As the hours wore on I came to appreciate more aspects of the car. The interior isn’t as fresh as Audi’s latest design but it’s a great one in its own right, with high-quality materials, tasteful design choices and Audi’s comfortable sport seats with adjustable bolsters at both levels. This “Prestige” trim level came with Audi’s virtual cockpit cluster, which I kept in “Sport” configuration for the large tachometer set dead-center. You can also show a full Google Earth map display on the cockpit, but that’s better suited to the center-mounted tablet-style screen. Of course, Audi could do away that tablet screen entirely, like they do in the TT and R8, but the right-seat occupant might feel left out, this being a grand tourer and all.
Some may question the validity of a sportback as a true grand tourer, but the joyous way this car gobbles asphalt puts that debate to rest. The second-gen S5 Sportback was certainly built with American consumers in mind, offering plenty of comfort in one mode and impressive performance in another. My favorite combination for a balanced driving experience: Steering: Auto; E-Diff: Dynamic; ACC: Auto; Suspension: Auto; Engine/Trans: Dynamic; Engine Sound: Dynamic. Should choosing your own adventure prove to be too much of a headache, you can simply select from the pre-set Comfort, Auto or Dynamic modes.
The S5 Sportback doesn’t have particularly great steering feedback; leaving it in “Auto” lets the computer decide when to slide towards comfort or dynamic feel, and it actually does a good job of choosing based on how you’re driving. The optional rear sport differential, though, should stay set to Dynamic to maximize cornering capability through the magic of torque vectoring. Similarly, the eight-speed automatic plays best in Dynamic: shifts are crisp, power is delivered predictably and the car just keeps pulling thanks to all the low-end torque. (Keeping Engine Sound in Dynamic is self-explanatory — and I’ll go on record saying the authentically visceral noises made by the S5 Sportback exhaust are superior to those of the RS5, which sound too much like a video game.)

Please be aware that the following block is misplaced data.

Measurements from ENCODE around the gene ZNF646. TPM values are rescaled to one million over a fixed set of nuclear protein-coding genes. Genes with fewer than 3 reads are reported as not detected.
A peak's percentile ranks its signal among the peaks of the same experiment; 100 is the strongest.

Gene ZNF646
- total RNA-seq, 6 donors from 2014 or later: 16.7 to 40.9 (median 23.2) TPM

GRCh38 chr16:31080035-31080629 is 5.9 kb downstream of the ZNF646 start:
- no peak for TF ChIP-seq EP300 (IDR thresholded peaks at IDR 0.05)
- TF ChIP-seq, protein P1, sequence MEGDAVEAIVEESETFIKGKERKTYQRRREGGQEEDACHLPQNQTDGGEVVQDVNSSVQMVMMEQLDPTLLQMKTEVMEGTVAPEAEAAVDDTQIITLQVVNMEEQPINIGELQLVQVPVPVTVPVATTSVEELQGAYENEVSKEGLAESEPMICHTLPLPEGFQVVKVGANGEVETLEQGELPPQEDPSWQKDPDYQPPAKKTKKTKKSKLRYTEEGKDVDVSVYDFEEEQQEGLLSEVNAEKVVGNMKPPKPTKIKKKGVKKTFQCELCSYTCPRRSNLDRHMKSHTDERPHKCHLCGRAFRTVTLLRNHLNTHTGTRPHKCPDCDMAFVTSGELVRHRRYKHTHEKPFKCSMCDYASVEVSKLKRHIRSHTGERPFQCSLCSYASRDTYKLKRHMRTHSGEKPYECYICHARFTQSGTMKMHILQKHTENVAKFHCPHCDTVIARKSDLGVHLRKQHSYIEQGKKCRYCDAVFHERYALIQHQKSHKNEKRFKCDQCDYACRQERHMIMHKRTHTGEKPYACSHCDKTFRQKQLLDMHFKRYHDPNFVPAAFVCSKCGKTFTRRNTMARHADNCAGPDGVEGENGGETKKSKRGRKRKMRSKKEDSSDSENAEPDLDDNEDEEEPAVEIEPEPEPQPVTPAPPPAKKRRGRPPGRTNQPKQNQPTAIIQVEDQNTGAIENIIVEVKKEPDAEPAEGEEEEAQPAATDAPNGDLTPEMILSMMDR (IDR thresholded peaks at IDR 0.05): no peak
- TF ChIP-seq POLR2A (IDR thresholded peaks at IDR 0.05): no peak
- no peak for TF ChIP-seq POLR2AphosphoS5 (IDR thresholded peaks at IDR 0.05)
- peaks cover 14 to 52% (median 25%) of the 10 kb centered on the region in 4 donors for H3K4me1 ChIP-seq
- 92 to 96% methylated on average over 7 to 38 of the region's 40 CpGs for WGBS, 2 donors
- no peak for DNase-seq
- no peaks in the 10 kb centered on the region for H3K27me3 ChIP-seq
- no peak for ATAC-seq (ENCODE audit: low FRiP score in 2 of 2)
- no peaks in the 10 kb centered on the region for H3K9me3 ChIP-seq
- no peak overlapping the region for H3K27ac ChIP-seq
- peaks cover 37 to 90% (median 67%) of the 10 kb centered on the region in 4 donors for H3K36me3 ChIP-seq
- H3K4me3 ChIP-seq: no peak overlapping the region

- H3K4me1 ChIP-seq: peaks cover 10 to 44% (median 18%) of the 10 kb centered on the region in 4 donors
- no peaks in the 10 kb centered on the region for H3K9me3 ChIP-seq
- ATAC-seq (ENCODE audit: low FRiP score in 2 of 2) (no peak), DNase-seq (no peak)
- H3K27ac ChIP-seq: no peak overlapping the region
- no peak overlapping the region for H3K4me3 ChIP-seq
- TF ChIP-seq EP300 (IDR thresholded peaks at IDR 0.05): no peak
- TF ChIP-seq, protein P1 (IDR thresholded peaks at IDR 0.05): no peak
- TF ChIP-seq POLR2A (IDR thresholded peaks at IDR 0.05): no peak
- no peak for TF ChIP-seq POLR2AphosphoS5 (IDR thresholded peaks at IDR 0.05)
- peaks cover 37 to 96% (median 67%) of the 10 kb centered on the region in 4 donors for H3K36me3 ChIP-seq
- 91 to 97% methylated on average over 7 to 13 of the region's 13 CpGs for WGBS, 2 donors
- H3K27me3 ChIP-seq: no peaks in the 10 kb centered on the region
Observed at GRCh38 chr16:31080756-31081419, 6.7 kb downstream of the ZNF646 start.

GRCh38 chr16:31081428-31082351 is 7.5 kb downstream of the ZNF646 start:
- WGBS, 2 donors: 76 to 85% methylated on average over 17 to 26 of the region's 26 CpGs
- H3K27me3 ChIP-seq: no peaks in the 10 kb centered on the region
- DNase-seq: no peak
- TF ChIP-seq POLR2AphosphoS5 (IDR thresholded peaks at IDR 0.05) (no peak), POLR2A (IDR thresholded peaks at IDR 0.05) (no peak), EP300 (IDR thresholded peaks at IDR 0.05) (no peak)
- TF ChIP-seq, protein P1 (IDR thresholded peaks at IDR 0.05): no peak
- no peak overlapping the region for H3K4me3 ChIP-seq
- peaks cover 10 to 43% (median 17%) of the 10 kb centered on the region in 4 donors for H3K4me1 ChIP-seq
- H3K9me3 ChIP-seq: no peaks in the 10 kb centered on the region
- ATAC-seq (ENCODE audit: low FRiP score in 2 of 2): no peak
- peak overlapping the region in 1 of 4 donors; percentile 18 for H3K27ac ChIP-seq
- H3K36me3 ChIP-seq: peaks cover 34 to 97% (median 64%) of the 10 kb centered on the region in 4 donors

By the time I reached the snowline, the storm hadn’t quite blown out as early as expected. A road closure slowed me down, but the S5’s surefootedness guaranteed me turns in fresh powder that day. Slow and steady won the race, but I can only imagine what fun the last 45 minutes of the drive would have been with a set of proper winter tires on the car. But even with the lower ride height that comes with the optional adaptive sport suspension, the S5 Sportback got me through without flinching.
Verdict: The S5 Sportback isn’t perfect, but it’s damn close. Where if falls short, it’s close, and where it succeeds, it soars. It’s the perfect everyday driver whether your commute is 15 minutes or two hours. If you can afford to shop in this price bracket, the S5 Sportback deserves to be on your list.
What Others Are Saying:
• “This swoopy S5 looks cooler than the traditional A4 or S4 sedans, and the hatchback configuration makes it more functional, to boot. Plus, it has four doors, so you can easily throw backpacks and grocery bags (and, you know, people) in the rear seats – no need to flip the front seats forward, like in a two-door A5/S5 Coupe. If I were shopping Audi A4/A5/S4/S5 models, this S5 Sportback is definitely the one I’d buy.” – Steven Ewing, Motor1
• “The steering has a sharper and heavier feel to it in comparison with the A5, that shouldn’t be confused with a harsh suspension. In fact, until those rare moments when the clouds of traffic part along with the clouds in the northwest sky, the S5 doesn’t differ much in feel from its milder sibling, only offering a slightly meaner growl from the exhaust. When pressed, the S5 delivers flat cornering along with a solid kick in acceleration.” – Jay Ramey, Autoweek
Model Year/Brand/Model: 2018 Audi S5 Sportback
Purchase URL: www.audiusa.com
Price: $67,900 (As Tested) $54,400 (Base MSRP)
Engine: 3.0-Liter V6 Turbo
Transmission: Eight Speed Tiptronic Automatic
Torque: 369 lb-ft
0-60 mph: 4.5 seconds
MPG City/Highway/Comb Est.: 21/24/30
Audi provided this product for review.